The Office of the Comptroller of the Currency has advised a bank that participation certificates representing interests in Federal Housing Administration-insured Title I property improvement loans should be treated as loans or extensions of credit to the seller-servicer rather than either Type I or Type III securities.
There is no quantitative limit on the purchase by a national bank of Type I securities, but banks may not hold Type III securities with values in excess of 10% of capital.
The bank acted as a private placement agent for Class APCs that represented 90% fractional undivided interests in pools of Title I loans.
The seller of the Class A Certificates is the insured party under Department of Housing and Urban Development regulations and retains legal title to the whole loans. The seller continues to service the underlying loans and must, by contract, pay the holders of the certificates 100% of the proceeds of any insurance paid on defaulted loans. The seller retains the remaining 10% undivided loan interests--Class B certificates--which represent the uninsured portion of the Title I loans. If HUD rejects a claim of insurance, the seller is obligated to repurchase the loan.
"In my opinion, the Class A certificates would not qualify as Type I securities," wrote Peter Liebesman, assistant director of the Legal Advisory Services Division of the OCC. "Although the Class A certificates represent the 90% portion of the loan pool that is eligible for the HUD Title I insurance, the HUD obligation to cover loan losses is limited to the amount of the lender's ~insurance coverage reserve account. ~Because of this limitation, the HUD insurance coverage does not represent the full faith and credit commitment of the United States to the repayment of the 90% portion of the underlying loans." Such a commitment is the fundamental requirement to be classified as Type I securities.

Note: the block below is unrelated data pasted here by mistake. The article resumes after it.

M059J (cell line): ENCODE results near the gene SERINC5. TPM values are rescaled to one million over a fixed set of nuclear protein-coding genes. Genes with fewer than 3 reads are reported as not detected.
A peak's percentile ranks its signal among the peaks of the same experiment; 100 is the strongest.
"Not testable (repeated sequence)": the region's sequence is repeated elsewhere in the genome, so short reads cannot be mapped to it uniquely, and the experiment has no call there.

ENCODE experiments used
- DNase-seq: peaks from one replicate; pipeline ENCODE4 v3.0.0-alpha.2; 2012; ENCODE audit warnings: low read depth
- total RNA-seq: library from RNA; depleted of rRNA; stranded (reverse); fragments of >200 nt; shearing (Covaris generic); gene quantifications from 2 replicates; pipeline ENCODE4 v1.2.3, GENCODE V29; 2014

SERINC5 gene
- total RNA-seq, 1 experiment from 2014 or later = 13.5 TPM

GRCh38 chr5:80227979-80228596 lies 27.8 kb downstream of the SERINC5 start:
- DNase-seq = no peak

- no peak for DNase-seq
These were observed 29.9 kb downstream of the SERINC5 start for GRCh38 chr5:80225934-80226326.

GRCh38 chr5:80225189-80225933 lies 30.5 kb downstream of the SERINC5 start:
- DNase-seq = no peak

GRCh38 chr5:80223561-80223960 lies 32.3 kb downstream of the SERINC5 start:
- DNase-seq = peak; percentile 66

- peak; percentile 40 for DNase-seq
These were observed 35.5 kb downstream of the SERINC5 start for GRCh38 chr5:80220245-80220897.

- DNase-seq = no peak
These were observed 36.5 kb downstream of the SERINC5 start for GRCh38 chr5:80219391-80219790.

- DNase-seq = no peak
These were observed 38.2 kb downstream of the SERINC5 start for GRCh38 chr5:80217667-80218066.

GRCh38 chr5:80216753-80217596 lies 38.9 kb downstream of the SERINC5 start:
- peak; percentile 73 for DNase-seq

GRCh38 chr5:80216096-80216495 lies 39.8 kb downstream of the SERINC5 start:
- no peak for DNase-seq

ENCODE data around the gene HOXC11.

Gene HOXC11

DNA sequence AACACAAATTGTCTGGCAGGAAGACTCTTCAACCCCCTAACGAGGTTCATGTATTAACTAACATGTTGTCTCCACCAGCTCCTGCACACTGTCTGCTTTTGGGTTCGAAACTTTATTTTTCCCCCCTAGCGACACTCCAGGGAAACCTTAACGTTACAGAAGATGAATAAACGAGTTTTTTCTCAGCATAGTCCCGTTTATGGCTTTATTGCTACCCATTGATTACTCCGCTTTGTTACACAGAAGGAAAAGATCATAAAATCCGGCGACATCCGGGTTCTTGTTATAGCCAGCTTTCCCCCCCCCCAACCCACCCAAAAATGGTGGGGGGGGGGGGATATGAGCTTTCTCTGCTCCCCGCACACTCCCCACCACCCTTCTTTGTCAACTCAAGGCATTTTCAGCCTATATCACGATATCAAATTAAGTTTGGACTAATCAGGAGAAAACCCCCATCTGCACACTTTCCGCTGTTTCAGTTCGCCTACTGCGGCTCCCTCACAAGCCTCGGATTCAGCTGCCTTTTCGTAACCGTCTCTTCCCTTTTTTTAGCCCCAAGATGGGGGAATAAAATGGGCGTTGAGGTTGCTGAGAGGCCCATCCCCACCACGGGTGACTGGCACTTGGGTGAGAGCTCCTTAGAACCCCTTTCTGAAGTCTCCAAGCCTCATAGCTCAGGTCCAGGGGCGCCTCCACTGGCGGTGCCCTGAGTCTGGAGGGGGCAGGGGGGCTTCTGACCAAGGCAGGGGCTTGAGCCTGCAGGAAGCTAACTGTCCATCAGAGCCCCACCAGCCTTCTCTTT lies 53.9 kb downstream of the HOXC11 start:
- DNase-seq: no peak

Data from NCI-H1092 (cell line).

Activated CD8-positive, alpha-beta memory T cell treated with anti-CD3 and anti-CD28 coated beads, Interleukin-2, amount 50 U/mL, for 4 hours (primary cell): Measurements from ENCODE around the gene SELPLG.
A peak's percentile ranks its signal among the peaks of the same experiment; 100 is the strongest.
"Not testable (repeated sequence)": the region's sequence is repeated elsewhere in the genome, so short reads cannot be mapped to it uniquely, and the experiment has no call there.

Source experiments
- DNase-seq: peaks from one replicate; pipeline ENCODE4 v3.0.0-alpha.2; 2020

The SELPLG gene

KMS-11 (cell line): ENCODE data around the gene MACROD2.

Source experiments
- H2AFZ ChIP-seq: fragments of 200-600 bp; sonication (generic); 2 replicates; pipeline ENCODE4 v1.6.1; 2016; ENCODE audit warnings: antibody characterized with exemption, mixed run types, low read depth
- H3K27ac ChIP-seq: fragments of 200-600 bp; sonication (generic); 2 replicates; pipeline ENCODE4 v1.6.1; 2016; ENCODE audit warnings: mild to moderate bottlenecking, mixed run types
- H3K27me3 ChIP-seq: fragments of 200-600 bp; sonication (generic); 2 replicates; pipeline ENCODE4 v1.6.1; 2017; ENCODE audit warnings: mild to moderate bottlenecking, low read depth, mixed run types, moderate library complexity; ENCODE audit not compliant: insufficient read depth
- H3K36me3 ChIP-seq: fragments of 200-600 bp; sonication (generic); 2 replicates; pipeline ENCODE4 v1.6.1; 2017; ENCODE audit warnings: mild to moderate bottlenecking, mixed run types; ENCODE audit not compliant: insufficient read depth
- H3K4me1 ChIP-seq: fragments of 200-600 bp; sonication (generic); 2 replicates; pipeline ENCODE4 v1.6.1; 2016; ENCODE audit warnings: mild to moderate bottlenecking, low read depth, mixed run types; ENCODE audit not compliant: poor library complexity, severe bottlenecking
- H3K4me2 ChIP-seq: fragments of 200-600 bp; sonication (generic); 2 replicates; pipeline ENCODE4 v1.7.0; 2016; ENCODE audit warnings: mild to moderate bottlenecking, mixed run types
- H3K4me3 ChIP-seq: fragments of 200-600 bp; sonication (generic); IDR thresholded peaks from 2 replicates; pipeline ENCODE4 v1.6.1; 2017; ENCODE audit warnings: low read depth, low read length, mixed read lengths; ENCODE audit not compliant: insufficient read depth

Liebesman did not rule that the certificates could not be classified as Type III securities, but advised the bank to ask for reconsideration after the OCC completes an in-progress review of whether private placement unregistered securities, such as the Class A certificates, can meet the marketability for investment securities.
"From the description that you have provided, it appears that the purchasers of the Class A certificates will place considerable reliance on the seller/servicer," wrote Liebesman.
"Not only does the purchaser rely on the seller/servicer to perform all the normal functions of a loan servicer, but the purchaser must also accept the seller's representation that the pooled loans do, in fact, qualify for HUD Title I insurance. In addition, the purchasers have no right to receive insurance proceeds from HUD, but must rely on the servicer to pursue the claims in its own right and to forward amounts received as specified under the contract.
"Accordingly, whether one focuses on the seller/servicer's retention of the subordinated Class B certificates or simply applies the OCC's previous rulings on the application of the lending limit to participation interests in pooled loans, it is my conclusion that the Class A certificates should be treated as loans or extensions of credit to the seller servicer... ."